Meanwhile, the GOP presidential aspirants (except the resolutely non-interventionist Ron Paul) have been whipping up war fever. They accuse Obama of being soft on Iran — "feckless," writes the nouveau hard-liner Mitt Romney — and demand that he issue ultimatums to Tehran to surrender or take a pounding. Fortunately, there’s zero evidence that Americans are pining for a return to George W. Bush’s style of unilateral belligerence. On the contrary, the public gives Obama high marks for resetting U.S. relations with the rest of the world.
Still, Obama is sensitive to GOP claims that he’s been insufficiently supportive of Israel. In his speech this month before the American Israel Public Affairs Committee, he pointed to his success in orchestrating an international campaign to deprive Iran of access to the global financial system and reduce its oil exports. Tehran has vowed it won’t bow to economic pressure, even as its currency craters. Nonetheless, the regime last week agreed to reopen talks with the world’s major powers aimed at reaching a political settlement.
It’s quite possible the mullahs are stalling for time. In any case, the United States shouldn’t limit its options for dealing with Tehran. The history of nuclear proliferation shows that the United States has never forcibly stopped another country from going nuclear. U.S. airstrikes could set back Iran’s enrichment program, but America can’t stand watch over the country in perpetuity. What’s more, a U.S. attack could unite the regime and the opposition Green Movement, which also insists on Iran’s right to develop civilian nuclear energy.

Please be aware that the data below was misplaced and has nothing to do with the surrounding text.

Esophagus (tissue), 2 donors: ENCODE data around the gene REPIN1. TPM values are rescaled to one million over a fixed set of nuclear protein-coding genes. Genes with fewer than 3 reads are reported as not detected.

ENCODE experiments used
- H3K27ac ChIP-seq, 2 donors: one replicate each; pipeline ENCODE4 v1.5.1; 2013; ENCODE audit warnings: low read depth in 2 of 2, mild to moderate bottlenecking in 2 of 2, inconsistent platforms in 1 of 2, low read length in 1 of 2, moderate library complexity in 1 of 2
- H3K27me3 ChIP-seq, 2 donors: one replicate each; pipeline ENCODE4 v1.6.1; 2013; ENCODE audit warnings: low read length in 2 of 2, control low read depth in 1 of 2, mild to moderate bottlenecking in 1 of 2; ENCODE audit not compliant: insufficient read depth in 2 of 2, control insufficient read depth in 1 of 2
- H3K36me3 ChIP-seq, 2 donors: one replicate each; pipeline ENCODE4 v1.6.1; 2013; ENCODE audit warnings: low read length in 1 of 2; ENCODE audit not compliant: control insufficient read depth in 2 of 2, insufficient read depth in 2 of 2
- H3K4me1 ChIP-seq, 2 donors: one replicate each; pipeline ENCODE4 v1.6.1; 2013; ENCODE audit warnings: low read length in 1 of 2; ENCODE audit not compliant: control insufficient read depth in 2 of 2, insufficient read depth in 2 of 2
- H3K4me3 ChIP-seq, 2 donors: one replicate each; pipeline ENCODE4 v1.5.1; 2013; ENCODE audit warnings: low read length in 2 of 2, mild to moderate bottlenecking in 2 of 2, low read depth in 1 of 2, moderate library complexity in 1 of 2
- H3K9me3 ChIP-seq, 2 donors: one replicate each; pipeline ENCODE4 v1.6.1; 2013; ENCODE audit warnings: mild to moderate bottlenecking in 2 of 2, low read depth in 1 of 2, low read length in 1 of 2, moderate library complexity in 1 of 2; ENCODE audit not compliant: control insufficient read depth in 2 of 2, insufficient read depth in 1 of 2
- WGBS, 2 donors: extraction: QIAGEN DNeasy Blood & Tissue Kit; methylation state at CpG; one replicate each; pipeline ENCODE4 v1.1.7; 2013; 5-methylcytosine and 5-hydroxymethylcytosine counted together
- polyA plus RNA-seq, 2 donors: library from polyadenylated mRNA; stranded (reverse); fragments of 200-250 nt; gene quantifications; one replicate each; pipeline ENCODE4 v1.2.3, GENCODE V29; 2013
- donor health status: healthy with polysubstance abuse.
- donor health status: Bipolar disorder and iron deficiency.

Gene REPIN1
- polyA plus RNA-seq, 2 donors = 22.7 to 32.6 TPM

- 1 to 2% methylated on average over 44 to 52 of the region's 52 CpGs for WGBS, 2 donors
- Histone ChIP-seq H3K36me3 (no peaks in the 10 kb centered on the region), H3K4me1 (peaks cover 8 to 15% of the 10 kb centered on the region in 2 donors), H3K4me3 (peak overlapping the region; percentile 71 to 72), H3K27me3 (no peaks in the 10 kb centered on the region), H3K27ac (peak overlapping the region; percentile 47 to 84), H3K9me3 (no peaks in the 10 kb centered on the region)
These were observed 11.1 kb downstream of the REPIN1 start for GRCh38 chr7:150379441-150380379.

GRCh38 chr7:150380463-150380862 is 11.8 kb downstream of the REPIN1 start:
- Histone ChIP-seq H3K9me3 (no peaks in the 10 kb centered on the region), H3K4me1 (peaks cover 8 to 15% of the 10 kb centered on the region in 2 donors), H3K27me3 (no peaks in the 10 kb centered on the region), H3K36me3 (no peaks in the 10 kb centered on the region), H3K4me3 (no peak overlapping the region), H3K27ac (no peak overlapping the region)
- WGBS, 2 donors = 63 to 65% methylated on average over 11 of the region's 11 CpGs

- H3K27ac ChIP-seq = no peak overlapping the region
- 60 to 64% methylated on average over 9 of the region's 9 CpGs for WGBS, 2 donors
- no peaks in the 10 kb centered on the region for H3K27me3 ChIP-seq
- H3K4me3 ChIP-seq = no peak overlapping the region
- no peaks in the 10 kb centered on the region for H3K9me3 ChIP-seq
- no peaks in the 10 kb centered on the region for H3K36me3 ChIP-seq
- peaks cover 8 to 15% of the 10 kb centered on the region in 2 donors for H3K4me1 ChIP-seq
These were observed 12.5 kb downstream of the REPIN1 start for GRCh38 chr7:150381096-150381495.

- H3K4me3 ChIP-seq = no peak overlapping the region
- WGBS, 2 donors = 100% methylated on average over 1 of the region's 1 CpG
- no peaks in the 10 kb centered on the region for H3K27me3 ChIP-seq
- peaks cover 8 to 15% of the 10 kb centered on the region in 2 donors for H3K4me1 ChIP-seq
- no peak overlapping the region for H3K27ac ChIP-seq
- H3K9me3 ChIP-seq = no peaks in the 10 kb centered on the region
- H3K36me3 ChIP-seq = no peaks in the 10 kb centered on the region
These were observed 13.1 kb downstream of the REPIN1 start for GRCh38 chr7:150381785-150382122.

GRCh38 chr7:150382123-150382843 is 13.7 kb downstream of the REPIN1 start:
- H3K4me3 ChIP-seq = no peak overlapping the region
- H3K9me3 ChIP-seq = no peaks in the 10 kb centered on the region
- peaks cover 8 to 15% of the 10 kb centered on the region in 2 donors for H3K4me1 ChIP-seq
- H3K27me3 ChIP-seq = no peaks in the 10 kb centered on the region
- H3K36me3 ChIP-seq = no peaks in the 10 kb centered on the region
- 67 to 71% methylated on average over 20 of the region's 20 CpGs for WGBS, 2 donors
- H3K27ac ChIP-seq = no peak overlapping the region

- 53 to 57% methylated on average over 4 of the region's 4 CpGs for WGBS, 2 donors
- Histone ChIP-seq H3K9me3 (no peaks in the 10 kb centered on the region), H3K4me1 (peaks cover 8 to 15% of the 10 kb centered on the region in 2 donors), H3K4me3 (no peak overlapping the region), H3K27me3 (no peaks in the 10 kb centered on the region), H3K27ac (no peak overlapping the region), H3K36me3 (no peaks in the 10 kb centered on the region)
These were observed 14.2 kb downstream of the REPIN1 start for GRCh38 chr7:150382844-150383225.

This might be the worst outcome of all. In the long run, the best bet for defusing the threats posed by a nuclear Iran is a new government in Tehran, constrained by truly representative institutions and the rule of law. A firm police of deterrence, unlike a fleeting military strike, could hasten such positive political change.
Josh Rogin covers national security and foreign policy and writes the daily Web column The Cable. His column appears bi-weekly in the print edition of The Washington Post. He can be reached for comments or tips at email@example.com.
Previously, Josh covered defense and foreign policy as a staff writer for Congressional Quarterly, writing extensively on Iraq, Afghanistan, Guantánamo Bay, U.S.-Asia relations, defense budgeting and appropriations, and the defense lobbying and contracting industries. Prior to that, he covered military modernization, cyber warfare, space, and missile defense for Federal Computer Week Magazine. He has also served as Pentagon Staff Reporter for the Asahi Shimbun, Japan's leading daily newspaper, in its Washington, D.C., bureau, where he reported on U.S.-Japan relations, Chinese military modernization, the North Korean nuclear crisis, and more.
A graduate of George Washington University's Elliott School of International Affairs, Josh lived in Yokohama, Japan, and studied at Tokyo's Sophia University. He speaks conversational Japanese and has reported from the region. He has also worked at the House International Relations Committee, the Embassy of Japan, and the Brookings Institution.
Josh's reporting has been featured on CNN, MSNBC, C-Span, CBS, ABC, NPR, WTOP, and several other outlets. He was a 2008-2009 National Press Foundation's Paul Miller Washington Reporting Fellow, 2009 military reporting fellow with the Knight Center for Specialized Journalism and the 2011 recipient of the InterAction Award for Excellence in International Reporting. He hails from Philadelphia and lives in Washington, D.C.| The Cable |